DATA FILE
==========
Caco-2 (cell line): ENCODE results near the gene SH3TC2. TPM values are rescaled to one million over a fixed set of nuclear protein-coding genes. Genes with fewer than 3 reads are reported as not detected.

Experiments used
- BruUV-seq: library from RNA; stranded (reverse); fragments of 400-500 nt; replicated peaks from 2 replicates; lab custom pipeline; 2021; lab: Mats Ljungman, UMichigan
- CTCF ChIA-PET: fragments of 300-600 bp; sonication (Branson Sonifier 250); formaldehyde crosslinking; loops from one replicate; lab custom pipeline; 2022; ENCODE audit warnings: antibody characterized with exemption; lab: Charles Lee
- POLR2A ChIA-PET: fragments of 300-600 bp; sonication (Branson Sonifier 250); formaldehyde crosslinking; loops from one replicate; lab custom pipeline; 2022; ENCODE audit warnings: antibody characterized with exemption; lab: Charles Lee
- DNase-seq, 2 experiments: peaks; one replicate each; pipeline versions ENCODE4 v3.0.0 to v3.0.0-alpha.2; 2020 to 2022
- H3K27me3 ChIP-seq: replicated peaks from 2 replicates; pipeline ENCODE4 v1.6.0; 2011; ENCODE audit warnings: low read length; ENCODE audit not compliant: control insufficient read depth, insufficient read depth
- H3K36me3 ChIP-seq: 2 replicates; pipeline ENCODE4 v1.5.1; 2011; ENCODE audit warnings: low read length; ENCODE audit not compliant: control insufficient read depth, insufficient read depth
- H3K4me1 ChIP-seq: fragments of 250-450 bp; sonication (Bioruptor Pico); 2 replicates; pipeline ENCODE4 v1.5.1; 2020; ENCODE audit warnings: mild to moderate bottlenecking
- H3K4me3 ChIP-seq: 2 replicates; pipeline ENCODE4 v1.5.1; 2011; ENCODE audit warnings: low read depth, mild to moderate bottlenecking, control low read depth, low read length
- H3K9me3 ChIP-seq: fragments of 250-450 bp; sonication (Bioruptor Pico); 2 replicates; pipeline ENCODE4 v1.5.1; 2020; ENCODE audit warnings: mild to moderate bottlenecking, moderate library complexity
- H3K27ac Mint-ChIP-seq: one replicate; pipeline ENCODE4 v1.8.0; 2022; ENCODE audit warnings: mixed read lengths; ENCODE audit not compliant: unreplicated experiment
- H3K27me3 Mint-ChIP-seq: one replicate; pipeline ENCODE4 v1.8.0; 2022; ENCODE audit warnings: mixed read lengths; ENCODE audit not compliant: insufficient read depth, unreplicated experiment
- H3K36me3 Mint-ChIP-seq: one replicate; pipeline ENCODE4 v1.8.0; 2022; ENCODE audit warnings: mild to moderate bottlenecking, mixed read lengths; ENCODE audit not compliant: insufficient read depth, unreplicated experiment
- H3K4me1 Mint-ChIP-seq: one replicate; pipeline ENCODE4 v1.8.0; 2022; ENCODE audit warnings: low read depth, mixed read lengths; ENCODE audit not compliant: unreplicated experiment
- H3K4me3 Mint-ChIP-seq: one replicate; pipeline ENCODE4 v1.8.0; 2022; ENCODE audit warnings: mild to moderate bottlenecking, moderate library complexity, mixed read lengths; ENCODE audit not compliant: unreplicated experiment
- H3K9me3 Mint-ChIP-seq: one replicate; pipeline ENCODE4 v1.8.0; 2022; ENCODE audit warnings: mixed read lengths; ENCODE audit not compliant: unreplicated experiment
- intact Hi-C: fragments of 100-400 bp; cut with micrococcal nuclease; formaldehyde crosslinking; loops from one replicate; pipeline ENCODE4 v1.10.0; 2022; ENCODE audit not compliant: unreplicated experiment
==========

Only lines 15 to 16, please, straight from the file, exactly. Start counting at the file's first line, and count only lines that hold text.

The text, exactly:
- H3K4me1 Mint-ChIP-seq: one replicate; pipeline ENCODE4 v1.8.0; 2022; ENCODE audit warnings: low read depth, mixed read lengths; ENCODE audit not compliant: unreplicated experiment
- H3K4me3 Mint-ChIP-seq: one replicate; pipeline ENCODE4 v1.8.0; 2022; ENCODE audit warnings: mild to moderate bottlenecking, moderate library complexity, mixed read lengths; ENCODE audit not compliant: unreplicated experiment